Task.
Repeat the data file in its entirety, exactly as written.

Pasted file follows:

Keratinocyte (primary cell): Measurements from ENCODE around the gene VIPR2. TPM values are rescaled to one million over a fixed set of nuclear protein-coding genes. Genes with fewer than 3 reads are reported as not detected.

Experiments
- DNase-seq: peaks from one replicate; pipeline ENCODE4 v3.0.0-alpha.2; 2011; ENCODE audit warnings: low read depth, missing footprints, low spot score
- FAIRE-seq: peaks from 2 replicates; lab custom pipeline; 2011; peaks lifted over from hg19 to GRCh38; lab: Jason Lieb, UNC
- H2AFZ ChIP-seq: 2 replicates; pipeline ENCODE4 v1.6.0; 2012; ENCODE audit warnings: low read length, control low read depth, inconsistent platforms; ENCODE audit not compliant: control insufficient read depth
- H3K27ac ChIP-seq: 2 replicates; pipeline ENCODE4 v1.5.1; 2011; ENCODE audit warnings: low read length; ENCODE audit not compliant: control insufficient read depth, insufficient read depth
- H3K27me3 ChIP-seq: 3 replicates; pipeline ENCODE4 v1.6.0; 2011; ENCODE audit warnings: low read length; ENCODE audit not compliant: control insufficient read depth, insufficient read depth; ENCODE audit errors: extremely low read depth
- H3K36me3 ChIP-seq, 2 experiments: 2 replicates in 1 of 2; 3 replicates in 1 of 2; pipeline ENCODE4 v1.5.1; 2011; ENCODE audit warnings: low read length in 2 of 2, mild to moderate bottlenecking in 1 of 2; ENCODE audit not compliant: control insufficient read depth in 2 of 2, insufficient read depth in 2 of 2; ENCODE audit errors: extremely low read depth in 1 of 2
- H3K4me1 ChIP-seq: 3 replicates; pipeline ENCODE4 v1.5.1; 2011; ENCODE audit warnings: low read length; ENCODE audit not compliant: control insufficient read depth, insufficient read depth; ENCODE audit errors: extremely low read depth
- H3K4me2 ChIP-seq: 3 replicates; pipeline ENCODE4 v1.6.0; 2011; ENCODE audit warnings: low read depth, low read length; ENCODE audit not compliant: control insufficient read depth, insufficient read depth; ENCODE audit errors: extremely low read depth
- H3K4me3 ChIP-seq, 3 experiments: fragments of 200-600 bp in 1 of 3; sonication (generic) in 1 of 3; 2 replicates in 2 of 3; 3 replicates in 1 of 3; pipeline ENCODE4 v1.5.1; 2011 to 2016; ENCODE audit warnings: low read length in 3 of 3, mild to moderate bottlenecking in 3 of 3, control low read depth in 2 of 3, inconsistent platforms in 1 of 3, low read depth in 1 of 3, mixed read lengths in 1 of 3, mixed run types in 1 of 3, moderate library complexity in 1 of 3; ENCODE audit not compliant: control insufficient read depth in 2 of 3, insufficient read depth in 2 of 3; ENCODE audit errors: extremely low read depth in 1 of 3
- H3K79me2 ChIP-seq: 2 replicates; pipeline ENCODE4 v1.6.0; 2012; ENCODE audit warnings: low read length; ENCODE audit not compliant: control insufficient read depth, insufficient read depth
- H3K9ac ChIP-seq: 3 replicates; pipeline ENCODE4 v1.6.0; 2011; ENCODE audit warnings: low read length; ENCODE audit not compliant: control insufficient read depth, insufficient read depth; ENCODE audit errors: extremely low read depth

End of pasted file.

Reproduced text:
Keratinocyte (primary cell): Measurements from ENCODE around the gene VIPR2. TPM values are rescaled to one million over a fixed set of nuclear protein-coding genes. Genes with fewer than 3 reads are reported as not detected.

Experiments
- DNase-seq: peaks from one replicate; pipeline ENCODE4 v3.0.0-alpha.2; 2011; ENCODE audit warnings: low read depth, missing footprints, low spot score
- FAIRE-seq: peaks from 2 replicates; lab custom pipeline; 2011; peaks lifted over from hg19 to GRCh38; lab: Jason Lieb, UNC
- H2AFZ ChIP-seq: 2 replicates; pipeline ENCODE4 v1.6.0; 2012; ENCODE audit warnings: low read length, control low read depth, inconsistent platforms; ENCODE audit not compliant: control insufficient read depth
- H3K27ac ChIP-seq: 2 replicates; pipeline ENCODE4 v1.5.1; 2011; ENCODE audit warnings: low read length; ENCODE audit not compliant: control insufficient read depth, insufficient read depth
- H3K27me3 ChIP-seq: 3 replicates; pipeline ENCODE4 v1.6.0; 2011; ENCODE audit warnings: low read length; ENCODE audit not compliant: control insufficient read depth, insufficient read depth; ENCODE audit errors: extremely low read depth
- H3K36me3 ChIP-seq, 2 experiments: 2 replicates in 1 of 2; 3 replicates in 1 of 2; pipeline ENCODE4 v1.5.1; 2011; ENCODE audit warnings: low read length in 2 of 2, mild to moderate bottlenecking in 1 of 2; ENCODE audit not compliant: control insufficient read depth in 2 of 2, insufficient read depth in 2 of 2; ENCODE audit errors: extremely low read depth in 1 of 2
- H3K4me1 ChIP-seq: 3 replicates; pipeline ENCODE4 v1.5.1; 2011; ENCODE audit warnings: low read length; ENCODE audit not compliant: control insufficient read depth, insufficient read depth; ENCODE audit errors: extremely low read depth
- H3K4me2 ChIP-seq: 3 replicates; pipeline ENCODE4 v1.6.0; 2011; ENCODE audit warnings: low read depth, low read length; ENCODE audit not compliant: control insufficient read depth, insufficient read depth; ENCODE audit errors: extremely low read depth
- H3K4me3 ChIP-seq, 3 experiments: fragments of 200-600 bp in 1 of 3; sonication (generic) in 1 of 3; 2 replicates in 2 of 3; 3 replicates in 1 of 3; pipeline ENCODE4 v1.5.1; 2011 to 2016; ENCODE audit warnings: low read length in 3 of 3, mild to moderate bottlenecking in 3 of 3, control low read depth in 2 of 3, inconsistent platforms in 1 of 3, low read depth in 1 of 3, mixed read lengths in 1 of 3, mixed run types in 1 of 3, moderate library complexity in 1 of 3; ENCODE audit not compliant: control insufficient read depth in 2 of 3, insufficient read depth in 2 of 3; ENCODE audit errors: extremely low read depth in 1 of 3
- H3K79me2 ChIP-seq: 2 replicates; pipeline ENCODE4 v1.6.0; 2012; ENCODE audit warnings: low read length; ENCODE audit not compliant: control insufficient read depth, insufficient read depth
- H3K9ac ChIP-seq: 3 replicates; pipeline ENCODE4 v1.6.0; 2011; ENCODE audit warnings: low read length; ENCODE audit not compliant: control insufficient read depth, insufficient read depth; ENCODE audit errors: extremely low read depth